Civils', builders' business confidence remains stagnant in Q1
The small and medium-sized enterprise (SME) segment in both the building and civil engineering sectors remained under pressure in the first quarter of this year, with the latest Construction Industry Development Board (CIDB) business conditions survey marking the seventh consecutive quarter that business confidence for both sectors registered below the neutral 50-point mark.
The general builders segment remained pessimistic, as building activity weakened, edging up one point to 46 index points; however, tendering competition intensity abated slightly, alleviating some of the pressure on profitability.
While sentiment and business activity deteriorated for builders Grades 5 to 8, which dropped to below the neutral 50-point mark, the smaller Grades 3 and 4 builder confidence rebounded from 20 index points to 55 during the quarter under review.
“After ending 2016 on a disappointing note, the smaller Grades 3 and 4 regained some ground this quarter. The underlying performance indicators improved immensely, especially building activity growth which is currently at a two-year high,” explained CIDB monitoring and evaluation project manager Ntando Skosana.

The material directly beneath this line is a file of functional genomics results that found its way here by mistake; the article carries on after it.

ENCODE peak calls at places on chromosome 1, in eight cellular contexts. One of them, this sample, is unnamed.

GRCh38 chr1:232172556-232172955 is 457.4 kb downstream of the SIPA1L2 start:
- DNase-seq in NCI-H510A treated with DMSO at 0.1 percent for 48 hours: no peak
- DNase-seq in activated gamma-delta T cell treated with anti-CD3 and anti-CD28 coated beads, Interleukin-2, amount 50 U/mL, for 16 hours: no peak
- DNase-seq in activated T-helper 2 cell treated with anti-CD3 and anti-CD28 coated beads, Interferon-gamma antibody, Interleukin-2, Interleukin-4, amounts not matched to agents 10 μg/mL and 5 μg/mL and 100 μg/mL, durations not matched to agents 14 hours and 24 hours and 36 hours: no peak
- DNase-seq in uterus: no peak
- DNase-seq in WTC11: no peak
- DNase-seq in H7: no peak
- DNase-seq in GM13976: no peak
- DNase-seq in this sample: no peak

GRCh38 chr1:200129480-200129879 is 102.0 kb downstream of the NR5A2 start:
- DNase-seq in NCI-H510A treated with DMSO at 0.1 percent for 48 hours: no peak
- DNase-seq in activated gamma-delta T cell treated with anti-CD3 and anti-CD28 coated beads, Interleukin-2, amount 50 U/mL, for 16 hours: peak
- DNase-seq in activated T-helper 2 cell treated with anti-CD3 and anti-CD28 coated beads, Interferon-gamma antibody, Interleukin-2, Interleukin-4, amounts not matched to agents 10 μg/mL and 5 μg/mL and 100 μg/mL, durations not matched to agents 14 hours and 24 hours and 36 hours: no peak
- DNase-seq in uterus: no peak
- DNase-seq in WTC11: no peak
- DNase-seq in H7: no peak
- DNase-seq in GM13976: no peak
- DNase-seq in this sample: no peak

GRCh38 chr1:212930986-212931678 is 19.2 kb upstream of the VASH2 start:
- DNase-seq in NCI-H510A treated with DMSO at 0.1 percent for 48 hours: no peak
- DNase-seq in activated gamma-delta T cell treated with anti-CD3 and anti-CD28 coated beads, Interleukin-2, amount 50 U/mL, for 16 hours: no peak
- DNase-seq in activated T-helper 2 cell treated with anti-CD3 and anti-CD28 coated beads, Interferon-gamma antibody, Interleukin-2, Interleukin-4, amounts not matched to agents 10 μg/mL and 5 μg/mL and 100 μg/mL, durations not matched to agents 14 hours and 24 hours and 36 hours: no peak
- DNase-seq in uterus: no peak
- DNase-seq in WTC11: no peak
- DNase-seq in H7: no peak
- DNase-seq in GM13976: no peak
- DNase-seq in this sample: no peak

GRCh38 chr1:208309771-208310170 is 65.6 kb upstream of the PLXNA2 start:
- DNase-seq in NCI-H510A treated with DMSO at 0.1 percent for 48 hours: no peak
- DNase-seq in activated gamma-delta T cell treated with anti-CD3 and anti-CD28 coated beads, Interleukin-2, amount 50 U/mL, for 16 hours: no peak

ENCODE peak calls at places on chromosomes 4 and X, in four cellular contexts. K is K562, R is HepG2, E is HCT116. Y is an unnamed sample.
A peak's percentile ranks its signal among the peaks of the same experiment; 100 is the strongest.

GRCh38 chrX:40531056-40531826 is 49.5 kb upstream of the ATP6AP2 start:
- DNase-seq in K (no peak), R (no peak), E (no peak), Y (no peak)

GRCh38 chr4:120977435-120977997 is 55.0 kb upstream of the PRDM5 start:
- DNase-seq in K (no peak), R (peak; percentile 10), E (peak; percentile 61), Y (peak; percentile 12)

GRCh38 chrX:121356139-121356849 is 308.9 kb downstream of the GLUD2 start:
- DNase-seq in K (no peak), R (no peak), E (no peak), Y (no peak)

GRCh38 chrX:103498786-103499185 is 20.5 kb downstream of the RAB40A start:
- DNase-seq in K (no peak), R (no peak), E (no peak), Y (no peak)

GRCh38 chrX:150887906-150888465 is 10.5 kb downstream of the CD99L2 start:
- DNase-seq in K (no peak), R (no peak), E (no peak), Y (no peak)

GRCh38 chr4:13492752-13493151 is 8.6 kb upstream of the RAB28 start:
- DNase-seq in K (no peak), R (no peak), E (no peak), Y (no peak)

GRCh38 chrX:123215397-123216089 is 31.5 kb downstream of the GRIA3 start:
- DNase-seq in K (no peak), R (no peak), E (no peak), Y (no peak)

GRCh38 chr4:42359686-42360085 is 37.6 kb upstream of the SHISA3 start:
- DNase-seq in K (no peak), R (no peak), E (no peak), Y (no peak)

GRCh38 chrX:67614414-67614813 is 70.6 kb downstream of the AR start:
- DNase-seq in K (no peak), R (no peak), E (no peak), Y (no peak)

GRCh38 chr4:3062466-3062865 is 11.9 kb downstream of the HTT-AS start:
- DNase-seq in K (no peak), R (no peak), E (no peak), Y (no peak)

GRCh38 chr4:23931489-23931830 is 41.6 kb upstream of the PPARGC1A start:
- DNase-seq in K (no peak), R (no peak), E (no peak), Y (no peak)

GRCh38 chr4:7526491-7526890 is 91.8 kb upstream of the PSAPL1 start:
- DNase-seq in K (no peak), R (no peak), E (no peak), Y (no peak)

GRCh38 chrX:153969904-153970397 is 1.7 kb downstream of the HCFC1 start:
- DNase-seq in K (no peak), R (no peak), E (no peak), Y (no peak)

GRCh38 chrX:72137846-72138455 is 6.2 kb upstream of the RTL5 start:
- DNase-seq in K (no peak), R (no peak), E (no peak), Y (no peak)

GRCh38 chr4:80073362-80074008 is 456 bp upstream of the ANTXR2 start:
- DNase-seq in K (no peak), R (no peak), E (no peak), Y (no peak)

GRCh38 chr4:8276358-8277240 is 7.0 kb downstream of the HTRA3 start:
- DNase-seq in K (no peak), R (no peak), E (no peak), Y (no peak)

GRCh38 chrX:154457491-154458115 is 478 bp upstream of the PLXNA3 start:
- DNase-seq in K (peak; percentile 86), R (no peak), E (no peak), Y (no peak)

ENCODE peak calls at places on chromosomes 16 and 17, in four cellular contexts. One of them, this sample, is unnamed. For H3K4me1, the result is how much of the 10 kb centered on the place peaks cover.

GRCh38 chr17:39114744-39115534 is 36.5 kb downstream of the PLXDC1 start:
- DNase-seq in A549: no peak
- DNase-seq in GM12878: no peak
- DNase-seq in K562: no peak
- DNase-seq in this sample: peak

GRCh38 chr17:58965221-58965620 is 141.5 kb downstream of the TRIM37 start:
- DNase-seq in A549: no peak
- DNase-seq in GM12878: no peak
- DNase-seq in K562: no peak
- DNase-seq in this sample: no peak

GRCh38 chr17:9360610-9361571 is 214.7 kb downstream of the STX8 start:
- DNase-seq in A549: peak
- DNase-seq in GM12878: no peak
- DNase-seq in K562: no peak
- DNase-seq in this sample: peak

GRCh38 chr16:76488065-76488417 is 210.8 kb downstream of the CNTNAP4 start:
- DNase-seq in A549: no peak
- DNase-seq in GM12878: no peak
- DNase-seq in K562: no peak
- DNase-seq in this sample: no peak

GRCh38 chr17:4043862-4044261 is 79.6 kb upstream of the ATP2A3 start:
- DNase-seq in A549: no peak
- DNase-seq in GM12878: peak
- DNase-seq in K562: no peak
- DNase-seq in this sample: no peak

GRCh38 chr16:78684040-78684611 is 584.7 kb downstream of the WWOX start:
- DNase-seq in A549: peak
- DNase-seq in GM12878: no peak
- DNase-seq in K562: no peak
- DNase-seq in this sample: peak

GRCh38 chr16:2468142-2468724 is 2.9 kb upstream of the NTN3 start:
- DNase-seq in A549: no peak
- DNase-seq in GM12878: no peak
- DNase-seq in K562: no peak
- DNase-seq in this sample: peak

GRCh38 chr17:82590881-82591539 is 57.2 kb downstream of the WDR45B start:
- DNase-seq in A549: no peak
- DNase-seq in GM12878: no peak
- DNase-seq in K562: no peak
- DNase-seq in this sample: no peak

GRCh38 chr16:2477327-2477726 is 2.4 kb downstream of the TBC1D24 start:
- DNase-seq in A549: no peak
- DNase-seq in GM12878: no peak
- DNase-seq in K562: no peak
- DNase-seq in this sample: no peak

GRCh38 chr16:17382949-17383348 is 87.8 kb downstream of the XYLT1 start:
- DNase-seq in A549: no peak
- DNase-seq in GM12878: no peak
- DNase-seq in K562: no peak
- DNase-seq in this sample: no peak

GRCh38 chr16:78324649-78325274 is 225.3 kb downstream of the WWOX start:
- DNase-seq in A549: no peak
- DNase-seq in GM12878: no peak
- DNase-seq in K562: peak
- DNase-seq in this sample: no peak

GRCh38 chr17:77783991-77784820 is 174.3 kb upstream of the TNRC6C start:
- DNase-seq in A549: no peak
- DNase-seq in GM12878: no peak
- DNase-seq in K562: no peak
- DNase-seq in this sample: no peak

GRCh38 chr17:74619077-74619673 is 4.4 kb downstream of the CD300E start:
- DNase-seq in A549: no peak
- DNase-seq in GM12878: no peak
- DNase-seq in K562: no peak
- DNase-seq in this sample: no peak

The survey found that the business confidence of the civil contracting sector declined four index points to 37 during the first quarter, as civil contracting profitability came under more pressure, on the back of weaker construction activity, and tendering competition intensified.
“Civil confidence is disconcertingly low at this stage – the worst level in nearly five years. An overwhelmingly high majority of 63% was dissatisfied with prevailing business conditions during the quarter. What is even more concerning is the fact that the deterioration was broad-based across all grades and provinces,” Skosana said in a statement.
The index shows that the largest drop in confidence emerged from the smaller Grades 3 and 4 contractors, which decreased ten index points to 33, while Grades 7 and 8 experienced a marginal decline.